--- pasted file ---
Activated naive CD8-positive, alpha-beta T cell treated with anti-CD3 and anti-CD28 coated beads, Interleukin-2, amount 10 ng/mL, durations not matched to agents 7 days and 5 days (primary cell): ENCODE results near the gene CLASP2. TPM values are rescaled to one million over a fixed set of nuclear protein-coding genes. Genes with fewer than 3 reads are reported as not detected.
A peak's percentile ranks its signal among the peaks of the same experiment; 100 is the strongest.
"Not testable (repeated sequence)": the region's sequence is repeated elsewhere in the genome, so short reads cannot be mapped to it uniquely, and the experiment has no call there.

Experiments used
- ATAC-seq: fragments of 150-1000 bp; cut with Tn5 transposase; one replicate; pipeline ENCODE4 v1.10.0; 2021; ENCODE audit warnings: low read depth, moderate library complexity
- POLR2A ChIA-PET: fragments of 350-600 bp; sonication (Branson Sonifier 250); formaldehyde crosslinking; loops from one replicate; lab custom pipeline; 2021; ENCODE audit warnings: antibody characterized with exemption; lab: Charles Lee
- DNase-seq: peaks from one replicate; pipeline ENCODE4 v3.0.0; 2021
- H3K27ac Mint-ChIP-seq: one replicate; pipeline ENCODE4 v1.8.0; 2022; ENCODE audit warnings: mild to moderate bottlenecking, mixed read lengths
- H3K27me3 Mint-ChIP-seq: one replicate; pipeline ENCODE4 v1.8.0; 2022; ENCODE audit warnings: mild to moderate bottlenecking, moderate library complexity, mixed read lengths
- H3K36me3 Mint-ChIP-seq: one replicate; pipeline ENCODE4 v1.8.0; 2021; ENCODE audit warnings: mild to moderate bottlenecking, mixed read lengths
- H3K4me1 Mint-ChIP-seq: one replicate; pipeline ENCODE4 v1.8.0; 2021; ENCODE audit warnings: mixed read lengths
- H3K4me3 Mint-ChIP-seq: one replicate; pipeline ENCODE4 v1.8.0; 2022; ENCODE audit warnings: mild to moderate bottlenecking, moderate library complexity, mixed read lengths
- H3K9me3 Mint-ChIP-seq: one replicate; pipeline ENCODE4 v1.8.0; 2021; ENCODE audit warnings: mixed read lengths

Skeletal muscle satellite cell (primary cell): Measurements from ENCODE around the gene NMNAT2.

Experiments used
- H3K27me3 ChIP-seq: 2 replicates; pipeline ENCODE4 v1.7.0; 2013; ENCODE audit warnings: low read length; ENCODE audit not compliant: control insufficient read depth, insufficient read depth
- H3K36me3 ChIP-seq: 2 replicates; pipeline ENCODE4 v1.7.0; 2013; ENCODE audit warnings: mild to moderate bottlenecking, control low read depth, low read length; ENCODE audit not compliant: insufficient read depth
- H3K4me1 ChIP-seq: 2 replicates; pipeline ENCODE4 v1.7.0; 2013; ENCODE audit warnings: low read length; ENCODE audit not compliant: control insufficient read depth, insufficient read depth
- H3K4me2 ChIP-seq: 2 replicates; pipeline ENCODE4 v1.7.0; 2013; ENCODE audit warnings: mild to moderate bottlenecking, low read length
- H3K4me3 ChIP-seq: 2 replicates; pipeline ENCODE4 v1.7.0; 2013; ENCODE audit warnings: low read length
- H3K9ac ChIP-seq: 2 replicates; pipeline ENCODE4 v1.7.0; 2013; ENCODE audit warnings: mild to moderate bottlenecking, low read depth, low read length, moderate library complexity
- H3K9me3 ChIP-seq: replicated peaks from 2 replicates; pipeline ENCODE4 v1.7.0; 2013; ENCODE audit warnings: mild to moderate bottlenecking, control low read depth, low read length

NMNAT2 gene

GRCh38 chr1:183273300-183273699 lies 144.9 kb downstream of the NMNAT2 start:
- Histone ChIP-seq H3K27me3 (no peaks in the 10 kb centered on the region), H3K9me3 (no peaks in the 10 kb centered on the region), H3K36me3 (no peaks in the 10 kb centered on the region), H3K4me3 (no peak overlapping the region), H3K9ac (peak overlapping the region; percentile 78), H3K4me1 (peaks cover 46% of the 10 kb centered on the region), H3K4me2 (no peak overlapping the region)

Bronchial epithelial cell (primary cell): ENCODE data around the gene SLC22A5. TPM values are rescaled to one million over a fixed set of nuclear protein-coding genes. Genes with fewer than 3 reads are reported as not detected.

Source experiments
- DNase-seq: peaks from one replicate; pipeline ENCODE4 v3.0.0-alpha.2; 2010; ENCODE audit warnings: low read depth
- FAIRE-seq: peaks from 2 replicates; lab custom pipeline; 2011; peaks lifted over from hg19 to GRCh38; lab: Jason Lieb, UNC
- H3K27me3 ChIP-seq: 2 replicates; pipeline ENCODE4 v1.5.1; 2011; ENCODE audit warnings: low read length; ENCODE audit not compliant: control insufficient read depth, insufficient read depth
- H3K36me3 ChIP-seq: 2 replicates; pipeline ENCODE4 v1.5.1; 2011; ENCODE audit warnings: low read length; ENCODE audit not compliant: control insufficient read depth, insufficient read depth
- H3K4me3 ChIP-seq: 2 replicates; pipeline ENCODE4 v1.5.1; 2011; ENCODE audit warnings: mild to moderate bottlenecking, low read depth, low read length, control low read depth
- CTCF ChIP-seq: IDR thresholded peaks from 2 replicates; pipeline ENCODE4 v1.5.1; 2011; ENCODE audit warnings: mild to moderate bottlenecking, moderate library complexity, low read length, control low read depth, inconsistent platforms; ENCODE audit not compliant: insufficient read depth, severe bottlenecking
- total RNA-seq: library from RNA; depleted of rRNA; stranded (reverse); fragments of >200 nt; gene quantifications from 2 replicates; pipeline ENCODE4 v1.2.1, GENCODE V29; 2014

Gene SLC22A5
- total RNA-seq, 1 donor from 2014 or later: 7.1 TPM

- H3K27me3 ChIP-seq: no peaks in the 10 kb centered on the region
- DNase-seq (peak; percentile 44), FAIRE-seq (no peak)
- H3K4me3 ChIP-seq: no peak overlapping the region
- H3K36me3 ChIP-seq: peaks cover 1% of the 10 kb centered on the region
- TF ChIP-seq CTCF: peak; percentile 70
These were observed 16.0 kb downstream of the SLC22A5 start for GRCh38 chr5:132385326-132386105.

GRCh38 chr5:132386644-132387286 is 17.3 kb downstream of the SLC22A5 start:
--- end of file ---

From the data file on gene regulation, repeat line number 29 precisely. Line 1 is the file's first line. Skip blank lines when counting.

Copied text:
- FAIRE-seq: peaks from 2 replicates; lab custom pipeline; 2011; peaks lifted over from hg19 to GRCh38; lab: Jason Lieb, UNC